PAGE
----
Trees provide important benefits, including improvements to air and water quality, provision of habitat for birds and animals, and elimination of greenhouse gases. Trees slow and absorb storm water, reducing run-off, stream degradation and erosion of soil, and helping to maintain clean drinking water. Trees increase property values and save energy costs by providing shade and acting as windbreaks. The majesty and beauty of trees provides inspiration and helps people connect with the natural world.
Urban Tree Canopy Report
In 2009, the City of Norfolk took part in a grant-based Urban Tree Canopy (UTC) study through the Virginia Department of Forestry, in partnership with the Chesapeake Bay Program. It combined aerial photography with geographical informational systems (GIS) technology to obtain the current percentage of tree canopy coverage within Norfolk's city limits.
UTC is defined as the layer of leaves, branches, and stems of trees that cover the ground when viewed from above.
American Forests, a nonprofit conservation organization that aims to protect, restore and enhance the natural capital of trees and forests, advocates that U.S. cities east of the Mississippi River should have 36% tree coverage.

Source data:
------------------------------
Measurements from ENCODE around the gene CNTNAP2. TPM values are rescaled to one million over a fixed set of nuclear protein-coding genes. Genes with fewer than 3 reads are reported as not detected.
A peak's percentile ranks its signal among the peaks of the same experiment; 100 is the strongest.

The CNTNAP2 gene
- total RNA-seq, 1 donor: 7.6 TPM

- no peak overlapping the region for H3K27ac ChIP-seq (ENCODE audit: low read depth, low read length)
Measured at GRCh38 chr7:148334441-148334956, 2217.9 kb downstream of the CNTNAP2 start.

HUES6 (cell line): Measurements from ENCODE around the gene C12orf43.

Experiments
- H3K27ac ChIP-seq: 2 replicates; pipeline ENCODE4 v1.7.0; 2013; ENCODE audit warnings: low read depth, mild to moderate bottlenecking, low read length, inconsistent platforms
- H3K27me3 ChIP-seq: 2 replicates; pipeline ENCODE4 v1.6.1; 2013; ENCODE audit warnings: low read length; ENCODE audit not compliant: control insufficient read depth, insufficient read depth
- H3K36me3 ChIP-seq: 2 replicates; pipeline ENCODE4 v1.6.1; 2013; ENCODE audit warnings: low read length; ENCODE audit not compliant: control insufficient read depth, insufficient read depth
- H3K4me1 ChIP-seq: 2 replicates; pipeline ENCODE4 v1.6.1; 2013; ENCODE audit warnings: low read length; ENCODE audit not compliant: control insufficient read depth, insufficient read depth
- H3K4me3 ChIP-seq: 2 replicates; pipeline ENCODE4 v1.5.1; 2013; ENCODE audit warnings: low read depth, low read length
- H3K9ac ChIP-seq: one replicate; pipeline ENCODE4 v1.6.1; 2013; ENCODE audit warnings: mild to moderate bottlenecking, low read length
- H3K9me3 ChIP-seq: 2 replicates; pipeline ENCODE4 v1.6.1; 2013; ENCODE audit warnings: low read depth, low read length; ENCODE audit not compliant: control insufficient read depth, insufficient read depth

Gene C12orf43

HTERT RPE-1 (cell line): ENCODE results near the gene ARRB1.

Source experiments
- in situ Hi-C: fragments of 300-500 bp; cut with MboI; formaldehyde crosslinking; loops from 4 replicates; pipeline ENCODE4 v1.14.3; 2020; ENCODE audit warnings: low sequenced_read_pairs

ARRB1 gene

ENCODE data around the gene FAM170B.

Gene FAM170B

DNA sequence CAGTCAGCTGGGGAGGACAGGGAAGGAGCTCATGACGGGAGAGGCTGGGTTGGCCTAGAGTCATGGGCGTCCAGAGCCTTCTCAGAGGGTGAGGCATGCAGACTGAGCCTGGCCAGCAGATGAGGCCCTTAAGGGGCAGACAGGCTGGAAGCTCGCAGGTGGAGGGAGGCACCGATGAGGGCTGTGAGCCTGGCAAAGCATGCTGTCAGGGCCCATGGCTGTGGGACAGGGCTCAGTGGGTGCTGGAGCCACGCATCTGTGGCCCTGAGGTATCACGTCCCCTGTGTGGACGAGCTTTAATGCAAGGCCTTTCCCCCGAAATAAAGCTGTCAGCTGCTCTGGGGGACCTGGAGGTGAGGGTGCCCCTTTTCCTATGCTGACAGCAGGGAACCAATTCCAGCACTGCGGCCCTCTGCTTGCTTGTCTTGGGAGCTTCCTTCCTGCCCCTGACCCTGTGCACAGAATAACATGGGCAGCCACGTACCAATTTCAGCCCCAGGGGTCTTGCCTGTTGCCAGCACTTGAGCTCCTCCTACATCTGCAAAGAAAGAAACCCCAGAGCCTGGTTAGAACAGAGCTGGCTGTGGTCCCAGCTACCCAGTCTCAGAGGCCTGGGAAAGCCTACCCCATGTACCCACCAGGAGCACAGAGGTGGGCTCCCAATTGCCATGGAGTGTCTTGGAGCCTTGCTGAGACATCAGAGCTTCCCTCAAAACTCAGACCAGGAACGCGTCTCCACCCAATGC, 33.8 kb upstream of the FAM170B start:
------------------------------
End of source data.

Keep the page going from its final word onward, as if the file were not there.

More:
According to the study, Norfolk's UTC is 33%, when the rivers within the city's borders are not included. With bodies of water included, Norfolk measures at 26% with a goal of 30% by 2040. American Forests indicates that this is a significant accomplishment, given that Norfolk is heavily urbanized.
This study provides an impetus for the City of Norfolk to grow its tree canopy through initiatives such as Celebrate Trees. View the full Urban Tree Canopy report.